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Inhalation of respirable crystalline silica particles has long been known to cause silicosis, a disabling, non-reversible and sometimes fatal lung disease. Respirable crystalline silica also causes lung cancer. The International Agency for Research on Cancer has designated crystalline silica as carcinogenic to humans, and the U.S. National Toxicology Program has concluded that respirable crystalline silica is known to be a human carcinogen. The National Institute for Occupational Safety and Health (NIOSH) has also recommended that respirable crystalline silica be considered a potential occupational carcinogen. In addition, exposure to respirable crystalline silica has been associated with other respiratory diseases, such as chronic obstructive pulmonary disease (including bronchitis and emphysema), as well as kidney and immune system diseases.

  • Health Effects of Occupational Exposure to Respirable Crystalline Silica. US Department of Health and Human Services (DHHS), National Institute for Occupational Safety and Health (NIOSH) Publication No. 2002-129, (2002, April).
  • Silicosis Mortality Trends and New Exposures to Respirable Crystalline Silica — United States, 2001–2010.. Centers for Disease Control and Prevention (CDC), Morbidity and Mortality Weekly Report (MMWR) 64(05);117-120, (2015, February 13). Describes silicosis death rates from 2001–2010 as well as new sources of exposure to respirable crystalline silica.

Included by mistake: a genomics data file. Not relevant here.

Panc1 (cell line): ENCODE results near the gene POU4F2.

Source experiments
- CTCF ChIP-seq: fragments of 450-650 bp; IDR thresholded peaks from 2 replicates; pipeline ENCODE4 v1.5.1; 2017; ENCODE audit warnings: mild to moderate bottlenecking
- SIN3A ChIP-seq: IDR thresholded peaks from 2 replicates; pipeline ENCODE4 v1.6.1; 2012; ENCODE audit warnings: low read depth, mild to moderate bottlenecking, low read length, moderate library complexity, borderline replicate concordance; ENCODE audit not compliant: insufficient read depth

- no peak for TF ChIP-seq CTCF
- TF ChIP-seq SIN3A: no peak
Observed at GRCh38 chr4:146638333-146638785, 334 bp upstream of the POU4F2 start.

• Notes from the Field: Update: Silicosis Mortality - United States, 1999–2013. Centers for Disease Control and Prevention (CDC), Morbidity and Mortality Weekly Report (MMWR) 64(23);653-654, (2015, June 19). Presents new national mortality data for silicosis.
  • Report on Carcinogens (RoC). US Department of Health and Human Services (DHHS), National Toxicology Program (NTP). Identifies and discusses agents, substances, mixtures, or exposure circumstances that may pose a health hazard due to their carcinogenicity. The listing of substances in the RoC only indicates a potential hazard and does not establish the exposure conditions that would pose cancer risks to individuals.
    • Silica, Crystalline (Respirable Size) [129 KB PDF*, 2 pages]. NTP classification: Known to be a human carcinogen.
  • International Agency for Research on Cancer (IARC) Monographs on the Evaluation of Carcinogenic Risks for Humans [4 MB PDF*, 287 pages]. World Health Organization, International Agency for Research on Cancer, (2006). IARC Classification: Carcinogenic to humans (Group 1).

*Accessibility Assistance: Contact OSHA's Directorate of Standards and Guidance at (202) 693-1999 for assistance accessing PDF materials.

All other documents, that are not PDF materials or formatted for the web, are available as Microsoft Office® formats and videos and are noted accordingly. If additional assistance is needed with reading, reviewing or accessing these documents or any figures and illustrations, please also contact OSHA's Directorate of Standards and Guidance at (202) 693-1999.

**eBooks - EPUB is the most common format for e-Books. If you use a Sony Reader, a Nook, or an iPad you can download the EPUB file format. If you use a Kindle, you can download the MOBI file format.

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